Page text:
NEWS RELEASE: Eric Roth and Keith Stokes to Present “American Irony” at Historic Hugenot Street

Exploring Religious Freedom & Slavery in Colonial New Paltz vs. Newport, Rhode Island

NEW PALTZ, NY (January 20, 2017) – On Saturday, February 11, at 2 pm, Historic Huguenot Street will host a talk with historians Eric Roth and Keith Stokes entitled “American Irony: Religious Freedom & Slavery in Colonial New Paltz vs. Newport, Rhode Island,” exploring the moral contradictions in early American settlements. Like early New Paltz, Newport served as a center for religious tolerance in colonial North America. However, those who sought religious freedom in these colonies ultimately prospered due to the enslavement of Africans.

The talk will include an overview of Roth’s paper “The Society of Negroes Unsettled: The History of Slavery in New Paltz, NY.” Roth has worked as an archivist, historian, and grant writer. He holds a Master’s Degree in Library Science from SUNY Albany and has worked for Historic Huguenot Street and SUNY Orange. Roth currently holds the position of Manager of Grants & Organizational Funding at Mohonk Preserve and teaches history at SUNY New Paltz.

Stokes will also discuss the tensions between religious, commercial, and government institutions as they debated abolition and freedom in the years leading up to the American Revolution, and the Newport African community’s rapid evolution from enslaved to free. A native of Newport, Stokes has served as a Rhode Island Advisor for the National Trust for Historic Preservation along with serving on numerous regional and national historic preservation boards. He is a founding partner and Vice President of the 1696 Heritage Group. An expert in early African and Jewish American history, he has received the Rhode Island Black Heritage Society’s Fredrick Williamson Award, the Daughters of the American Revolution Excellence in Community Service Award, and, with his wife, the Rhode Island Council for the Humanities Prize for Creative Achievement in the Humanities.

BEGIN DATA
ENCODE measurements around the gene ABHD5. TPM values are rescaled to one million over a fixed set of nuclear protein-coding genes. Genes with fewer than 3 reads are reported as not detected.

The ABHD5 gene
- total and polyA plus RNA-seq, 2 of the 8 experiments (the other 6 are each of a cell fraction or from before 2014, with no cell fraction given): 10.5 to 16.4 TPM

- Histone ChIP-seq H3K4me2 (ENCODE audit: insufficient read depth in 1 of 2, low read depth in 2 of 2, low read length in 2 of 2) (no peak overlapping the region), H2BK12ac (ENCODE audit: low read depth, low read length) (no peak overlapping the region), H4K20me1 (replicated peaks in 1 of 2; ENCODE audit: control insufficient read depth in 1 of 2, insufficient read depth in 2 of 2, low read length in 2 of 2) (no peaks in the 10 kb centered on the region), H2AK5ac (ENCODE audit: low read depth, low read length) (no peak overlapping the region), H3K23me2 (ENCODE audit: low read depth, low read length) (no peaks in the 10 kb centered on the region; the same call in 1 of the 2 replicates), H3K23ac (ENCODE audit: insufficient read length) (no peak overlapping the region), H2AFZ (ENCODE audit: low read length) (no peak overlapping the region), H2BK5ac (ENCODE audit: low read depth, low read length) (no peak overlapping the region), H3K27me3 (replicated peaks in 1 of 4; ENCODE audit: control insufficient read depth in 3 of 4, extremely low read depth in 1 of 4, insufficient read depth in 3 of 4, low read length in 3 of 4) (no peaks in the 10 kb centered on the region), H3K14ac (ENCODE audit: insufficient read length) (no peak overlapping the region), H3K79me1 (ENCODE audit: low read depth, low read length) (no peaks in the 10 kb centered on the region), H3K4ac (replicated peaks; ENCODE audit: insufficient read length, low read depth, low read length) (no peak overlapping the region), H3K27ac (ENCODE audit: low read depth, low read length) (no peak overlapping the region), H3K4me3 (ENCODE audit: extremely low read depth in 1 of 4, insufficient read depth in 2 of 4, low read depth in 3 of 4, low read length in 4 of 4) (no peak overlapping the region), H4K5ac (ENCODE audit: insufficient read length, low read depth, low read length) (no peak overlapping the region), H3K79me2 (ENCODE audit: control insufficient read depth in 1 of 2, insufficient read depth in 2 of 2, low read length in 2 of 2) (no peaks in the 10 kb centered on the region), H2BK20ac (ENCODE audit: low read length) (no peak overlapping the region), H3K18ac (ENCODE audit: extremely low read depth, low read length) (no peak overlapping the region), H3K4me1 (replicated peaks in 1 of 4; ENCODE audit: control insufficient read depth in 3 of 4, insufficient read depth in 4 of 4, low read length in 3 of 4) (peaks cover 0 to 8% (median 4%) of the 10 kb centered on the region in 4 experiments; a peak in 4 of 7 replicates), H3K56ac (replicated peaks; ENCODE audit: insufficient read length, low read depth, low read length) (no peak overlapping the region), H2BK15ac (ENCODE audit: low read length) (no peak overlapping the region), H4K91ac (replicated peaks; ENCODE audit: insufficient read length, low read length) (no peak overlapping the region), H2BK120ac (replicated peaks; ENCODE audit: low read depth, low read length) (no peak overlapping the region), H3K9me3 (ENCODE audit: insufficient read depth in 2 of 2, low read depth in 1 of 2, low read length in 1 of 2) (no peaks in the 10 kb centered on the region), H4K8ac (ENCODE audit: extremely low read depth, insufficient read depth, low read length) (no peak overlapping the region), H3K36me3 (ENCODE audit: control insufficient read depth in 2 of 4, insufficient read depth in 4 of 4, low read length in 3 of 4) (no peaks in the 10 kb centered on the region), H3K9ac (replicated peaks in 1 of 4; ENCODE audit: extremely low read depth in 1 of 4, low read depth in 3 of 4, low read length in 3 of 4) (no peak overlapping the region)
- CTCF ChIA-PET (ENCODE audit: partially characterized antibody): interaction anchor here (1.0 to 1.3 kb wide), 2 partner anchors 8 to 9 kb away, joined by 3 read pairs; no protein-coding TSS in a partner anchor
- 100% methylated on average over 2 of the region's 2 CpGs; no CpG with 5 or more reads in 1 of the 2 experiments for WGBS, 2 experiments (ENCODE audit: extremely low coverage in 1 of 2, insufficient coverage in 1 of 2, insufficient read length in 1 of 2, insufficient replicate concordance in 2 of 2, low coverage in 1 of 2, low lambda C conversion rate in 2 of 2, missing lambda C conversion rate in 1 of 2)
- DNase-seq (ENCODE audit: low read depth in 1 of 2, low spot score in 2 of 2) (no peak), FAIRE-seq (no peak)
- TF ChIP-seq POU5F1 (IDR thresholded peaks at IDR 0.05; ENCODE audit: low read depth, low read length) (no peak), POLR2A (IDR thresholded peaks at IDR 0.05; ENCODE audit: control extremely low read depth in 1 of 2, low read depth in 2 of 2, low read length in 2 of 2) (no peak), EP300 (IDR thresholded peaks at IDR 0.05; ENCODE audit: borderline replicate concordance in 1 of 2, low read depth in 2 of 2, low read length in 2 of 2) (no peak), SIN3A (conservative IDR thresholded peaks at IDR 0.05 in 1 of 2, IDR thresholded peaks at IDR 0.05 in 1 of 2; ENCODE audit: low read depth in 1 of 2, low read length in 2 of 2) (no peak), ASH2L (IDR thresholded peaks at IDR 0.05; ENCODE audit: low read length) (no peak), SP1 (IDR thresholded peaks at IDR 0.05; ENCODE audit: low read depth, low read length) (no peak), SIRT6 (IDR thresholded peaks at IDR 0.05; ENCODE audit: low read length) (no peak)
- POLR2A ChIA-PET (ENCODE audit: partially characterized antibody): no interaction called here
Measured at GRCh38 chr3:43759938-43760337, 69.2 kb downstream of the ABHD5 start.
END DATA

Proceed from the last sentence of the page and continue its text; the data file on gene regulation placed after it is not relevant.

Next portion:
The talk will take place at Deyo Hall (6 Broadhead Avenue) at 2 pm on February 11. Friends, seniors, and military $12. General admission $15. Register at

A National Historic Landmark District, Historic Huguenot Street is a 501(c)3 non-profit that encompasses 30 buildings across 10 acres that was the heart of the original 1678 New Paltz settlement, including seven stone houses that date to the early eighteenth century.  It was founded in 1894 as the Huguenot Patriotic, Historical, and Monumental Society to preserve the nationally acclaimed collection of stone houses. Since then, Historic Huguenot Street has grown into an innovative museum, chartered as an educational corporation by the University of the State of New York, that is dedicated to protecting our historic buildings, conserving an important collection of artifacts and manuscripts, and promoting the stories of the Huguenot Street families, from the sixteenth century to today. 


Kaitlin Gallucci
Director of Marketing & Communications
(845) 255-1660